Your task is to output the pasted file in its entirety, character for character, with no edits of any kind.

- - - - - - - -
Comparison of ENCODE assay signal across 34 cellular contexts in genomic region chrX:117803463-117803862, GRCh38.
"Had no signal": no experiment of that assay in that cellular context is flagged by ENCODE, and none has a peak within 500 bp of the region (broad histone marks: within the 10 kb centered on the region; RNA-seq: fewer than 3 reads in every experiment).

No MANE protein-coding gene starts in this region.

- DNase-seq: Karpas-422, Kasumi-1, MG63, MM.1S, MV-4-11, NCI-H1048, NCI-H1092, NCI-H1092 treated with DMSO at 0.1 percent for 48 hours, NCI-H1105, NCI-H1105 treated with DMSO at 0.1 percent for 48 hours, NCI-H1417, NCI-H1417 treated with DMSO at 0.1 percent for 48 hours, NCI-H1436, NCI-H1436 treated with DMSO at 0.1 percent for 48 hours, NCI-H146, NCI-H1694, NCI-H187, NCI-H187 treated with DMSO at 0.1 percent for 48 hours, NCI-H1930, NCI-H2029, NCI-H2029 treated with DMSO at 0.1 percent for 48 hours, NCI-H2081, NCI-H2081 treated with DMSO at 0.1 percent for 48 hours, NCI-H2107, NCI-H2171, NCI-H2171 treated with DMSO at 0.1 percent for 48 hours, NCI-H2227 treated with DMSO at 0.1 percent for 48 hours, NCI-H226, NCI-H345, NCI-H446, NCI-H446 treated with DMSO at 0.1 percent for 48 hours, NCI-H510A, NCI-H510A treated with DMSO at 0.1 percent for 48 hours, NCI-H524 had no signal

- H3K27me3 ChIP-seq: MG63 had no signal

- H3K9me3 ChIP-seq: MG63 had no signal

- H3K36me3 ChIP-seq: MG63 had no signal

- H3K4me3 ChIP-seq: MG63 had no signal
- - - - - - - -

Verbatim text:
Comparison of ENCODE assay signal across 34 cellular contexts in genomic region chrX:117803463-117803862, GRCh38.
"Had no signal": no experiment of that assay in that cellular context is flagged by ENCODE, and none has a peak within 500 bp of the region (broad histone marks: within the 10 kb centered on the region; RNA-seq: fewer than 3 reads in every experiment).

No MANE protein-coding gene starts in this region.

- DNase-seq: Karpas-422, Kasumi-1, MG63, MM.1S, MV-4-11, NCI-H1048, NCI-H1092, NCI-H1092 treated with DMSO at 0.1 percent for 48 hours, NCI-H1105, NCI-H1105 treated with DMSO at 0.1 percent for 48 hours, NCI-H1417, NCI-H1417 treated with DMSO at 0.1 percent for 48 hours, NCI-H1436, NCI-H1436 treated with DMSO at 0.1 percent for 48 hours, NCI-H146, NCI-H1694, NCI-H187, NCI-H187 treated with DMSO at 0.1 percent for 48 hours, NCI-H1930, NCI-H2029, NCI-H2029 treated with DMSO at 0.1 percent for 48 hours, NCI-H2081, NCI-H2081 treated with DMSO at 0.1 percent for 48 hours, NCI-H2107, NCI-H2171, NCI-H2171 treated with DMSO at 0.1 percent for 48 hours, NCI-H2227 treated with DMSO at 0.1 percent for 48 hours, NCI-H226, NCI-H345, NCI-H446, NCI-H446 treated with DMSO at 0.1 percent for 48 hours, NCI-H510A, NCI-H510A treated with DMSO at 0.1 percent for 48 hours, NCI-H524 had no signal

- H3K27me3 ChIP-seq: MG63 had no signal

- H3K9me3 ChIP-seq: MG63 had no signal

- H3K36me3 ChIP-seq: MG63 had no signal

- H3K4me3 ChIP-seq: MG63 had no signal